Sunday 21 January 2018

What the law says when it comes to asking NAMA questions

Michael Noonan
Michael Noonan Newsdesk Newsdesk

It's open to anyone, be they politicians, business people or ordinary members of the public, to contact Nama with questions or concerns. There are, however, strict regulations set down in law governing the manner in which this is done.

Anyone who communicates with Nama on their own behalf or on behalf of a third party needs to be aware of and in compliance with the provisions of Section 221 of the Nama Act 2009.

A failure to do so leaves any person who commits an offence under this section liable on conviction to a fine of up to €1,000 or a term of imprisonment of up to six months or both.

Section 221 was set down specifically in the Nama legislation passed by the Houses of the Oireachtas to prevent anyone from attempting to lobby Nama in relation to its decision-making process.

According to the Nama Act: "if a person communicates on behalf of another person with Nama, a Nama Group entity or a person providing services or advice to Nama or a Nama Group entity with the intention of influencing the making of a decision ... the person commits an offence".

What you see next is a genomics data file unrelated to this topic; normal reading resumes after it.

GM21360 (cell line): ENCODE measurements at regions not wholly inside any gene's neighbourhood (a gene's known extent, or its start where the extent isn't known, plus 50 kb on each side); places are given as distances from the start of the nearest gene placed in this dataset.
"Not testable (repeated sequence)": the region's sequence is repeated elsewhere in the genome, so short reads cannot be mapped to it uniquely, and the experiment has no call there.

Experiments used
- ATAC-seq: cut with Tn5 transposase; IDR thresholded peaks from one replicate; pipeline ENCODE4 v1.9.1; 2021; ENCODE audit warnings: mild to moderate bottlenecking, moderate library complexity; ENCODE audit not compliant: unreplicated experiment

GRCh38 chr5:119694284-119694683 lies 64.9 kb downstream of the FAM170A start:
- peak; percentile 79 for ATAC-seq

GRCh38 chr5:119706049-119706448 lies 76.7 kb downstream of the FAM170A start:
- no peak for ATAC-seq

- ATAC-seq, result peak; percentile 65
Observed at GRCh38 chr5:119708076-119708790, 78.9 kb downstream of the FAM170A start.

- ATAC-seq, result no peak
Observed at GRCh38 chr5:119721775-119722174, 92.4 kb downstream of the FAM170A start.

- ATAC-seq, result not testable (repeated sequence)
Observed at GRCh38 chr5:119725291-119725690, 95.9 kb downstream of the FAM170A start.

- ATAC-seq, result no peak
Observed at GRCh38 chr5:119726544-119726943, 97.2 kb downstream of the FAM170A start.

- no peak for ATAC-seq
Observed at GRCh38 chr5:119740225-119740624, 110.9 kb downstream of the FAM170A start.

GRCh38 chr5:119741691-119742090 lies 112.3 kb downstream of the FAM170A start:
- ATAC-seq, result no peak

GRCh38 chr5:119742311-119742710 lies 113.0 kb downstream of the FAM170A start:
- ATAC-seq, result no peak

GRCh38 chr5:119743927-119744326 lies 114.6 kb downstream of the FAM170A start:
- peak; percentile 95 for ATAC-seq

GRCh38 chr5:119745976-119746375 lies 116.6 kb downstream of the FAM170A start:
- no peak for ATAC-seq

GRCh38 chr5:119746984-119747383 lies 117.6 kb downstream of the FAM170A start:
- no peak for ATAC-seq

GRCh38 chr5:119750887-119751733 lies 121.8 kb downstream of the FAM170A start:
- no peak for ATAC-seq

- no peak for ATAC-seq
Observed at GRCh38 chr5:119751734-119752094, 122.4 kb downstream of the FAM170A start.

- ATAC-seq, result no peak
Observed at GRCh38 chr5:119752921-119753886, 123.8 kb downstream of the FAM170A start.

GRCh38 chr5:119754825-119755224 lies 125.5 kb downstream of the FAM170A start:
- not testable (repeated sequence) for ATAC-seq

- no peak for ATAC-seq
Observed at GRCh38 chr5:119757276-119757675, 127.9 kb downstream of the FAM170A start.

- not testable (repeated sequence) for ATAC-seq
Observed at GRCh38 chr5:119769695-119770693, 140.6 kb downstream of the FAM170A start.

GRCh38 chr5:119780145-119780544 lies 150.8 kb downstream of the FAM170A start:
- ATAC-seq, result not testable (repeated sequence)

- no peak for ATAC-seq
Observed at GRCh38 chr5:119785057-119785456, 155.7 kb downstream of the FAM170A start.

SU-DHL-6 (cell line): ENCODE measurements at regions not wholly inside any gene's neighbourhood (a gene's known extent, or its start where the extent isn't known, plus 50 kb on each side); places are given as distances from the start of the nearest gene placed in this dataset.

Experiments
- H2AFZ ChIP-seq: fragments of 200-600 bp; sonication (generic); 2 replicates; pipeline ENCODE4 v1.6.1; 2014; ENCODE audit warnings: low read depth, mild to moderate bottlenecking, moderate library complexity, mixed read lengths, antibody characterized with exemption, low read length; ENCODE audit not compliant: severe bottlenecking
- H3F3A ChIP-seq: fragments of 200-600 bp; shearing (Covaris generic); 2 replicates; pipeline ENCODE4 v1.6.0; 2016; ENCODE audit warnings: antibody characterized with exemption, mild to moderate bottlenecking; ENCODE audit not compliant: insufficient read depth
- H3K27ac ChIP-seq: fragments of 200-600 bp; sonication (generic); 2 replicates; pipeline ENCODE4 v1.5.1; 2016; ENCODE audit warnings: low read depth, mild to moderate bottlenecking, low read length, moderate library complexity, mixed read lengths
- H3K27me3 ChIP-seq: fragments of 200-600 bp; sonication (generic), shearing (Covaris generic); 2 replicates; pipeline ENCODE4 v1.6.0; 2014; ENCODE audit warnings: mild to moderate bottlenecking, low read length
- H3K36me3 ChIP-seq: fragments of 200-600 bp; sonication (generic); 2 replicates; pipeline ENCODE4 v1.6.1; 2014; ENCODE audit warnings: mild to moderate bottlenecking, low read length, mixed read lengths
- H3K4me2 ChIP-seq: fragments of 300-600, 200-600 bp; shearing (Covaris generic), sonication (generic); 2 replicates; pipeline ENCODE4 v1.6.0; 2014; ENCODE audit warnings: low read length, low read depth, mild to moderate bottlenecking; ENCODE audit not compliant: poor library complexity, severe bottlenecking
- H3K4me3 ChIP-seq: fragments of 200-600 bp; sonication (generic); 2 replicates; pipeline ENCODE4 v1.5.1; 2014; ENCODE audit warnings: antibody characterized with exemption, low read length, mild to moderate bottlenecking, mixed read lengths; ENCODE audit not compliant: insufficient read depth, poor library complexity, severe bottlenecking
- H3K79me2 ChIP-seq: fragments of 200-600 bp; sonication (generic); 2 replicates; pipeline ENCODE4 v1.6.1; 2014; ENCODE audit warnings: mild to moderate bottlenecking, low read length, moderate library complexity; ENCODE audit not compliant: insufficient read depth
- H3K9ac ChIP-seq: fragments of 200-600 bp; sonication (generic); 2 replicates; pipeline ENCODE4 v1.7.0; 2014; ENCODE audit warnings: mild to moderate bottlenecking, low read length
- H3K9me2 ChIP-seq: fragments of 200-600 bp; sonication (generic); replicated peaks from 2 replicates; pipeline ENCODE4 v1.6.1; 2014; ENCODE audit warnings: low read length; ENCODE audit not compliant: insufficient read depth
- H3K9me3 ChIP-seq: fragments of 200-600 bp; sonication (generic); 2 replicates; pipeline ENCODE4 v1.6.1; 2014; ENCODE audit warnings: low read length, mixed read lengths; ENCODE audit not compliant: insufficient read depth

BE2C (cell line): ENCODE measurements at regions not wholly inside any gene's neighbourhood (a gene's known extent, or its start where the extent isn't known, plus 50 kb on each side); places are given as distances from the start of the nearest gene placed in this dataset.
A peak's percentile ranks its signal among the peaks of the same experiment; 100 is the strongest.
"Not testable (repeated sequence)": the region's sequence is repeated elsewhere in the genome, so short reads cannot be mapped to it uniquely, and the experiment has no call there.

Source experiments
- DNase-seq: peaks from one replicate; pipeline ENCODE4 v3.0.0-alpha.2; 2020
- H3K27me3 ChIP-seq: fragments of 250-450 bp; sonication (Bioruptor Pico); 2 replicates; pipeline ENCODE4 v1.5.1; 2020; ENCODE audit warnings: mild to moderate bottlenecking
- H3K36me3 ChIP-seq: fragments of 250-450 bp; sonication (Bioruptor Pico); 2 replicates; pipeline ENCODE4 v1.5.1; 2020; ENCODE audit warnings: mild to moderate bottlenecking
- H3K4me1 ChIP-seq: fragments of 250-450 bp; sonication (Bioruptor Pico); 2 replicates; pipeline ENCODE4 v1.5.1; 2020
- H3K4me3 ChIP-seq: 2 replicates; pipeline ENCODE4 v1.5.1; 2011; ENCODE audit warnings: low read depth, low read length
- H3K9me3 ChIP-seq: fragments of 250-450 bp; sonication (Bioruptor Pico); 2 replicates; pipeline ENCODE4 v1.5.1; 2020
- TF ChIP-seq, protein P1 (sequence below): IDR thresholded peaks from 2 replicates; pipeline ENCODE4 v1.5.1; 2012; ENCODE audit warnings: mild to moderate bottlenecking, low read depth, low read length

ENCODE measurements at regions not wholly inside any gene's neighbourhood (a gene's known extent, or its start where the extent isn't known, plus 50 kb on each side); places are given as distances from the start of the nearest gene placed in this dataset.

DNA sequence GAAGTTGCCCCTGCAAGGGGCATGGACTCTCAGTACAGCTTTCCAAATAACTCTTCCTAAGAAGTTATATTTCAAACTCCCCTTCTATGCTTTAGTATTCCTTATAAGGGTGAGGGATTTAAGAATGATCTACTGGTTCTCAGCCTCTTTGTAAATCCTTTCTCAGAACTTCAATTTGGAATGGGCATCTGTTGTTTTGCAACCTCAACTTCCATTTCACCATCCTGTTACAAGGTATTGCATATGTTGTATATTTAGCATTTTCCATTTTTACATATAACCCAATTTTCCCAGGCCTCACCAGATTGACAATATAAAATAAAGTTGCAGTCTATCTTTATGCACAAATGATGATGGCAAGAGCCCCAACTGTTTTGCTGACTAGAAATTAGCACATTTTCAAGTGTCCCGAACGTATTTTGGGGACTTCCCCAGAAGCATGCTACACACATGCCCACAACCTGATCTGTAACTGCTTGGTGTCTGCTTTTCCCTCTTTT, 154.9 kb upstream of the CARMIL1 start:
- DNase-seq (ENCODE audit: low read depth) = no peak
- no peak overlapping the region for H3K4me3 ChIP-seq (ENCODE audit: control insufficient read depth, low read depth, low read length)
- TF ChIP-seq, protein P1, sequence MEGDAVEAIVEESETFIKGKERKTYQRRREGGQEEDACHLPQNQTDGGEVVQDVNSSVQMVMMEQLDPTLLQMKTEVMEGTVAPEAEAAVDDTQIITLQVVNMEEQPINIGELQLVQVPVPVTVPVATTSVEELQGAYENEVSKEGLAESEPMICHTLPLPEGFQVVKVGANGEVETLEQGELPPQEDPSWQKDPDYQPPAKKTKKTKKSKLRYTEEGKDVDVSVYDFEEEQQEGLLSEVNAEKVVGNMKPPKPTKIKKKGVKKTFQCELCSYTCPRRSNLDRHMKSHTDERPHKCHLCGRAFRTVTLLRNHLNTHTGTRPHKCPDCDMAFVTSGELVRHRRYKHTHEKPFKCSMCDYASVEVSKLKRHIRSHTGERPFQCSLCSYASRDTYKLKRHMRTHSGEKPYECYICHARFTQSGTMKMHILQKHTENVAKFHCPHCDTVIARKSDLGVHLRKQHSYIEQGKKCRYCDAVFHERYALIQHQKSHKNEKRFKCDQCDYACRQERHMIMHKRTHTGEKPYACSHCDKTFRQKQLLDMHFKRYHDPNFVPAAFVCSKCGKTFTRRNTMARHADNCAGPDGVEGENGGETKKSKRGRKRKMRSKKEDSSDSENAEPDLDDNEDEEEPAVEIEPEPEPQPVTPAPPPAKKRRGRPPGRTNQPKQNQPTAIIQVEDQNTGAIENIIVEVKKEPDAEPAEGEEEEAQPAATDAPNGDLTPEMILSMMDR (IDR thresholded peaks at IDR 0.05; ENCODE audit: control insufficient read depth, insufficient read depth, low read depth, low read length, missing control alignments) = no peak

Section 221 defines these decisions as anything relating to:

  • The lending of money.
  • The initiation of legal proceedings.
  • Legal proceedings that are already under way.
  • The engagement of the services of an expert advisor or other service provider.
  • Any other matter that could give an advantage or benefit to a person other than Nama.
  • A tender.
  • The purchase or sale of property.

The Nama Act states, however, that it is not an offence if the communication to Nama is:

  • Made public at the time of the communication.
  • Made without an intention to benefit, or confer an advantage on, any specific person.
  • Made in the public interest.

Any Nama official who believes that they have been communicated with in an improper manner, and in contravention of Section 221 of the Nama Act, is obliged to report the matter to An Garda Siochana. Failing this, they have committed an offence themselves.

While Nama established a dedicated email address in 2011 for TDs and senators to raise legitimate questions in relation to its operation and activities, they are still required to use the facility with careful regard for the provisions of the Nama Act.

For even though Section 221 stipulates that no offence is committed if the person communicating with Nama is acting in his or her professional capacity or in the course of his or her employment, and is doing so in that capacity, it is still possible for politicians using the dedicated Nama email address to fall foul of the law. Indeed, in responding to parliamentary questions on Nama, Finance Minister Michael Noonan has on a number of occasions advised TDs to direct their queries to the agency using the dedicated email address provided that the terms of Section 221 are "respected".

Mr Noonan has made it clear in his replies that questions to Nama from politicians should be on "matters of public interest" without elaborating on what is in the public interest.

Sunday Independent

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